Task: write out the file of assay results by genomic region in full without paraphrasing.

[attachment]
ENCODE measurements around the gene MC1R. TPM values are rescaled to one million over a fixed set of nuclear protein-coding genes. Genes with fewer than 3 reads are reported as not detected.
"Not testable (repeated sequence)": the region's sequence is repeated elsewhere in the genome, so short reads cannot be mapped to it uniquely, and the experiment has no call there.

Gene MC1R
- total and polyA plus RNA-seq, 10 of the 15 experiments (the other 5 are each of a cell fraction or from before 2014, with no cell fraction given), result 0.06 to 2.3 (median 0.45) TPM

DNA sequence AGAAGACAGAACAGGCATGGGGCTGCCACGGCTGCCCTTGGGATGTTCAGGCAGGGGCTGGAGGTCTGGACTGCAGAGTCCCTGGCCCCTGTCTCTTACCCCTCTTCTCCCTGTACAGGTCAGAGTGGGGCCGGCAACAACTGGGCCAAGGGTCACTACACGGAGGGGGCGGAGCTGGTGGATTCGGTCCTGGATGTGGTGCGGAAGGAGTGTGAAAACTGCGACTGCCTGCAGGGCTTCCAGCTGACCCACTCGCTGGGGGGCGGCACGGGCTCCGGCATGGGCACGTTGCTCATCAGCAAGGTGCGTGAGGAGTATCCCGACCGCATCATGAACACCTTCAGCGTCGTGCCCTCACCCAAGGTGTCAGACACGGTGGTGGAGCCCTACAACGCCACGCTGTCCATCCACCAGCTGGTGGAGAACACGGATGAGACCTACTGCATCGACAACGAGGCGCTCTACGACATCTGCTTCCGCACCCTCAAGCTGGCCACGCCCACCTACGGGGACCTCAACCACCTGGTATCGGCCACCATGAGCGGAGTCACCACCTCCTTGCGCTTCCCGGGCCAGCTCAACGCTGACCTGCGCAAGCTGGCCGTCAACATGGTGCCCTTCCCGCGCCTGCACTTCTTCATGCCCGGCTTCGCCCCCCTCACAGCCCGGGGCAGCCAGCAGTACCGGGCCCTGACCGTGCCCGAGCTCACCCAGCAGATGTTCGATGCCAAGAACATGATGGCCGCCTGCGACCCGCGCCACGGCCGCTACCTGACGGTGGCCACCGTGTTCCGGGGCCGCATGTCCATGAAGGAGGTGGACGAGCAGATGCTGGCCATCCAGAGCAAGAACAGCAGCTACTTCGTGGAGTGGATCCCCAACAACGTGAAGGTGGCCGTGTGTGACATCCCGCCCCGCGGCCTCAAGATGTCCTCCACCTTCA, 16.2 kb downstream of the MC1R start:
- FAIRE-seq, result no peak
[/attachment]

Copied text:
ENCODE measurements around the gene MC1R. TPM values are rescaled to one million over a fixed set of nuclear protein-coding genes. Genes with fewer than 3 reads are reported as not detected.
"Not testable (repeated sequence)": the region's sequence is repeated elsewhere in the genome, so short reads cannot be mapped to it uniquely, and the experiment has no call there.

Gene MC1R
- total and polyA plus RNA-seq, 10 of the 15 experiments (the other 5 are each of a cell fraction or from before 2014, with no cell fraction given), result 0.06 to 2.3 (median 0.45) TPM

DNA sequence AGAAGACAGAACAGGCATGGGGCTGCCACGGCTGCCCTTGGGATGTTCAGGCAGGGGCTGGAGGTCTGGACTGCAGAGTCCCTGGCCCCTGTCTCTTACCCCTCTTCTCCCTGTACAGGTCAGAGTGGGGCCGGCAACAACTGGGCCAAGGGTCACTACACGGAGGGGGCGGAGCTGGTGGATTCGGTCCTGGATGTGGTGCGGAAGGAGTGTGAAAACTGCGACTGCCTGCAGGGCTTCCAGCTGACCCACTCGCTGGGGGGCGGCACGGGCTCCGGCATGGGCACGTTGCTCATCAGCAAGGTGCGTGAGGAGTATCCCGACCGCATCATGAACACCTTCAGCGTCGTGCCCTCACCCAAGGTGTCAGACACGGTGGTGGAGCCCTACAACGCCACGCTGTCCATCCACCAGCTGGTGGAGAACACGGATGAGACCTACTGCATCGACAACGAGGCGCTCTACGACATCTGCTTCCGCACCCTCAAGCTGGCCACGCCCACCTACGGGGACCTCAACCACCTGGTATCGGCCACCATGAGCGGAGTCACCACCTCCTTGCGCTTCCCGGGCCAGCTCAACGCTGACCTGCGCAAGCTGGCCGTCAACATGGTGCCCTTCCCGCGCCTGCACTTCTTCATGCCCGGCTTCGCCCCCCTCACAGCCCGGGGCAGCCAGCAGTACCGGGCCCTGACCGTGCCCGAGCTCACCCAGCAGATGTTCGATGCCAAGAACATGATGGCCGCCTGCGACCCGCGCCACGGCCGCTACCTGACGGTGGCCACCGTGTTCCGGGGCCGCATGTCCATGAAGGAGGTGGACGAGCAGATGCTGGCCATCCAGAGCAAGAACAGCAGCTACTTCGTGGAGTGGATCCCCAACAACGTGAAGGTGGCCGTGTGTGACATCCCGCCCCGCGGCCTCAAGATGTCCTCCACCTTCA, 16.2 kb downstream of the MC1R start:
- FAIRE-seq, result no peak